The Reserve Bank has today announced if it will keep Australia’s official cash rate at record lows for another month. As widely predicted, the RBA has today left the official cash rate on hold at 1.5 per cent.
Australia’s top economists were unanimous in predicting another hold, including ING Direct’s Michael Witts, who said there are no triggers in Australia which would require a move.
Others, like Saul Eslake, pointed to patterns in employment which will continue to inform the RBA’s decisions.
“Although most recently reported economic growth figures were above trend, and unemployment rate is 5 per cent – the level traditionally regarded as signifying full employment – the above trend growth is unlikely to be sustained in the near-term, the unemployment figure was probably rogue, there is still a lot of spare capacity in the labour market by other measures,” Mr Eslake said.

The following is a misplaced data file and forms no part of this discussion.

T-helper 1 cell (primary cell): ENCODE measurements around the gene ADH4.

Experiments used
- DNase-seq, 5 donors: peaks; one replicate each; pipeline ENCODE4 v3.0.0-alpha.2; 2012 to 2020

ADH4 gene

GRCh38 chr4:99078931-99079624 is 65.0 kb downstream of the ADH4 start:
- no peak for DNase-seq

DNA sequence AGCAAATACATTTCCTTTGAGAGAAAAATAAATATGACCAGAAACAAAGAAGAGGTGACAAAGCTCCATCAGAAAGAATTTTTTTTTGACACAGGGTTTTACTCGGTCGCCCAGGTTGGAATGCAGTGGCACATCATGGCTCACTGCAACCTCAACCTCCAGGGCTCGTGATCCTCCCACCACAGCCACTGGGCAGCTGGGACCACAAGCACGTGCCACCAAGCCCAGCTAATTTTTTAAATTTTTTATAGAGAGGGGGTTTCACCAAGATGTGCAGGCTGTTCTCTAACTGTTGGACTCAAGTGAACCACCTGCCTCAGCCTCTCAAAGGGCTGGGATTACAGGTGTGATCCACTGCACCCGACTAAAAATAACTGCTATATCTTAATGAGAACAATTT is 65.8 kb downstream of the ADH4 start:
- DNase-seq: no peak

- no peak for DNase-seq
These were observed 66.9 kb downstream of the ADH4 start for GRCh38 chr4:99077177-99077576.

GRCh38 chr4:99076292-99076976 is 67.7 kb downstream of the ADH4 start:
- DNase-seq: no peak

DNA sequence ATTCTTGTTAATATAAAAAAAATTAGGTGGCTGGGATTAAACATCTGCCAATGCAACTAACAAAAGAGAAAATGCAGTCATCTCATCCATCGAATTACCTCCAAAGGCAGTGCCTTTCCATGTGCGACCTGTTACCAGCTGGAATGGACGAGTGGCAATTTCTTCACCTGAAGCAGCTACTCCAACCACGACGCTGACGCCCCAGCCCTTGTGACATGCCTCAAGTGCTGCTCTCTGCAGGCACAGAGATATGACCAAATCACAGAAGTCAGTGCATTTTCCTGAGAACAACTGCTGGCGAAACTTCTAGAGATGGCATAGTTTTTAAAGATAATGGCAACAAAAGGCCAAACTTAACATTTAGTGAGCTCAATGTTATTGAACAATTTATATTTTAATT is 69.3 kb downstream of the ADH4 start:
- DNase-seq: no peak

“The RBA itself has started to wonder out loud that unemployment probably needs to be lower for longer than history suggests before wages growth starts to pick up – and, most importantly of all, the latest CPI data show underlying inflation still running below the RBA’s target range,” he said.
How low can we go?
What’s happening in our world this week and how will it impact Australian investors? Dr Shane Oliver, chief economist at AMP Capital, reveals his thoughts and predictions.
In the US, the mid-term congressional elections will be held this Tuesday (6 November), with polls and betting markets indicating the Democratic Party will assume control of the House of Representatives while the Republican Party will hold the Senate. Although this is likely already reflected in the markets, Dr Oliver says the outcome may provoke uncertainty regarding the potential impeachment of Trump and policy orchestration.